An interesting tidbit, IMO, re. the LITB series is the fact that the the show was filmed using just one camera (not the three-camera set-up that was used on "I Love Lucy", "The Lucy Show", and "The Dick Van Dyke Show").
In fact, I have also recently learned that almost all other shows of that era ('50s-'60s) were also done with just a single camera too.
Now.....I have a technical question re. this one-camera method of filming a TV show (or a movie). .......
How in the heck do they keep the continuity and "flow" and rhythm of a scene intact when just one single camera is all that's being utilized in every scene?
When we watch LITB, there are many, many close-up shots and cutaway shots that toggle between the actors speaking their dialogue. But evidently these "cuts" are done with just ONE camera in use. My question is: How?
Or, perhaps more importantly -- WHY
would they film a show with many jump-cuts between actors in this seemingly-much-more-difficult and hard-to-control manner?
Is one actor filmed saying his line...with the camera then switching positions completely to film the response by the other actor? This sounds crazy to me. How can any spontaneous "flow" be created by doing this on virtually every single shot?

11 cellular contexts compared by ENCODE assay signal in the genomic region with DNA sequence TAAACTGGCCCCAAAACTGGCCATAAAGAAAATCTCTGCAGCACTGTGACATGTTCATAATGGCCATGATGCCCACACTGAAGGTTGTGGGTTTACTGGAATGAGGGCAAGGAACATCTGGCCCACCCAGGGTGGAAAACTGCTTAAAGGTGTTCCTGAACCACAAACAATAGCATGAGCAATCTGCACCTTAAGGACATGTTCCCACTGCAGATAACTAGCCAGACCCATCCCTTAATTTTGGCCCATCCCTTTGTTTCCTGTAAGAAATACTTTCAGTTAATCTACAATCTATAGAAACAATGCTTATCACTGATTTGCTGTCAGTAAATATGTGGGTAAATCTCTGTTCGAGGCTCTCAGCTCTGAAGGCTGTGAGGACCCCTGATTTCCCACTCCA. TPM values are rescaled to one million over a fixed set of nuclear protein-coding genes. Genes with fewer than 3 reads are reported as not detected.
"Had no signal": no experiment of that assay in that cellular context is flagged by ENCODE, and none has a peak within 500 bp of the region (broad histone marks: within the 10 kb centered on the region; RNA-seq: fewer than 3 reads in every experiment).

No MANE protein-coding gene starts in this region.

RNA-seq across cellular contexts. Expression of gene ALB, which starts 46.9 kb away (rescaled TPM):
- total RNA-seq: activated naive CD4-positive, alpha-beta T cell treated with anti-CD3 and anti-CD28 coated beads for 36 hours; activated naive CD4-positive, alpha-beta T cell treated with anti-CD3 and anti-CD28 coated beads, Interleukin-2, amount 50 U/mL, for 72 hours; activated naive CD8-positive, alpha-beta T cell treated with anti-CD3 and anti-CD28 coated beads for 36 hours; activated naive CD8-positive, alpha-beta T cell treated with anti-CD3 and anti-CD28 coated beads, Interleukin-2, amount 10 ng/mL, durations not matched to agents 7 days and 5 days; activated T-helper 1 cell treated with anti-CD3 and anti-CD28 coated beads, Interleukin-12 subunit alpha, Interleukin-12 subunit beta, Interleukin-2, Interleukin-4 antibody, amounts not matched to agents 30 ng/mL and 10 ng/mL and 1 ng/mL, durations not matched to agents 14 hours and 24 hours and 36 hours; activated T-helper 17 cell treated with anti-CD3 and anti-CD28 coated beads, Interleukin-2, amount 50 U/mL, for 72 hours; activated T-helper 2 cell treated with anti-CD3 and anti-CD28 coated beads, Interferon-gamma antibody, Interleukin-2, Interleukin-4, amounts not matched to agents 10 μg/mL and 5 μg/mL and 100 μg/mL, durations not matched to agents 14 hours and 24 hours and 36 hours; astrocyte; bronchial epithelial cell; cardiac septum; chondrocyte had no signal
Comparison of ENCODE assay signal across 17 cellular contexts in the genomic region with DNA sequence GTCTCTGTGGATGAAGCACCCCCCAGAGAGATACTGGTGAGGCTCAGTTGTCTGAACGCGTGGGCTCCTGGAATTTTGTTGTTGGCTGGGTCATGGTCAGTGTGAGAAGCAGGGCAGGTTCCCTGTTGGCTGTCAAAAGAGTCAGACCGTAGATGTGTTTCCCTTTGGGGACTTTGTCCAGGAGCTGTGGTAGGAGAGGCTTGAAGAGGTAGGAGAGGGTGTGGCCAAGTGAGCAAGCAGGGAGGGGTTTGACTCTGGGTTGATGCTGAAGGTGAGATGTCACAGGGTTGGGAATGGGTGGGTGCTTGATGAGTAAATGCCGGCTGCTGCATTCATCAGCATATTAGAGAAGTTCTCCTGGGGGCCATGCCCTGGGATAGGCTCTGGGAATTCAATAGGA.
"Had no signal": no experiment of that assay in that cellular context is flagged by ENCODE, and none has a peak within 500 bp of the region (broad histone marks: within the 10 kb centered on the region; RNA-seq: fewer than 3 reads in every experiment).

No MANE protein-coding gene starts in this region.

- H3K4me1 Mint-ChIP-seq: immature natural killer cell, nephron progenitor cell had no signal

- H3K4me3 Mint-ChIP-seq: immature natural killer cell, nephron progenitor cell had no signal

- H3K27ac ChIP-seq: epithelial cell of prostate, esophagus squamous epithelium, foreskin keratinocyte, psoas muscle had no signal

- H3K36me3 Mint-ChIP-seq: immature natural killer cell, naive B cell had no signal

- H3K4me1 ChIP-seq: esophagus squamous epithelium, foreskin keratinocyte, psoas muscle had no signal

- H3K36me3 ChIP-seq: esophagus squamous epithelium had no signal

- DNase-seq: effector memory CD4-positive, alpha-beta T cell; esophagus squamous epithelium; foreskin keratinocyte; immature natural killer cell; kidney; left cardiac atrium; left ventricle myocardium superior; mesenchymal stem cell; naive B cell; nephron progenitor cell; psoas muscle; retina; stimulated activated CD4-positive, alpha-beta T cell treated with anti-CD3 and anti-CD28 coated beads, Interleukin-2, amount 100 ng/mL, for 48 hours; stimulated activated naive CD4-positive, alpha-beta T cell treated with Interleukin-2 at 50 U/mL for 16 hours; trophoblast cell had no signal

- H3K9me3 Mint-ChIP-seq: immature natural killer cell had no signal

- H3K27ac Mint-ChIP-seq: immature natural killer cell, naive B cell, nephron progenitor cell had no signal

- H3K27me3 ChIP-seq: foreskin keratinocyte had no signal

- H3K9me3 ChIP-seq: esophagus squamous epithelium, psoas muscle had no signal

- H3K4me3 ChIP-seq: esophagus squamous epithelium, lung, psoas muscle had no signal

I'd never thought about this question of how they film a "1-Camera" TV program until recently perusing Jerry Mathers' LITB book ("...And Jerry Mathers As The Beaver"), when I noticed that Jerry stated in the book that the show was done with just one camera instead of multiple cameras.
And seeing as how not nearly every shot is composed as a 'wide' or 'medium' shot (so that the camera doesn't have to move to capture all the actors in a particular scene), I got to thinking: How on Earth do they do this with just one camera? Seems impossible. And, as stated before, it seems kinda crazy and needlessly-troublesome, when they could just simply have a second camera on the set (with one honed on each actor for the "cutaways").
Some techno-wizard please chime in here and tell me how in the heck they film those close-up cutaways using just one camera without destroying the flow of every scene.
Salutations to all.